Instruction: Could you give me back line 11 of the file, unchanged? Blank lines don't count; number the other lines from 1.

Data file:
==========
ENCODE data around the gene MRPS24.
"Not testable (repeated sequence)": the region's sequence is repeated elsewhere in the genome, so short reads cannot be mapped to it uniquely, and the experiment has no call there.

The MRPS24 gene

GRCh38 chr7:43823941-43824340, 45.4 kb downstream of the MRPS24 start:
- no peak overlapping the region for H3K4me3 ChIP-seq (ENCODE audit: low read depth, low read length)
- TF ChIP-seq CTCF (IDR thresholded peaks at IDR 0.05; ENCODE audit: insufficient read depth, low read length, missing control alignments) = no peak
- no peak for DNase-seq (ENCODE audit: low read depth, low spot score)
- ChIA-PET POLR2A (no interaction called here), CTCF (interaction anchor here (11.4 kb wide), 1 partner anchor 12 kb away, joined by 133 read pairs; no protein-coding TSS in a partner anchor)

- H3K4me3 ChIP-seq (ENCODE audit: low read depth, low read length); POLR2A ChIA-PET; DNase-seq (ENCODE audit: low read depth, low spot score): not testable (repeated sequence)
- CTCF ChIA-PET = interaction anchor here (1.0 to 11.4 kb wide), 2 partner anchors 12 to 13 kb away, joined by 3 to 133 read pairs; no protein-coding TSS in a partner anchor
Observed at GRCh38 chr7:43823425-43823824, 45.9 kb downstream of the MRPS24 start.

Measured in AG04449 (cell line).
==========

Observed at GRCh38 chr7:43823425-43823824, 45.9 kb downstream of the MRPS24 start.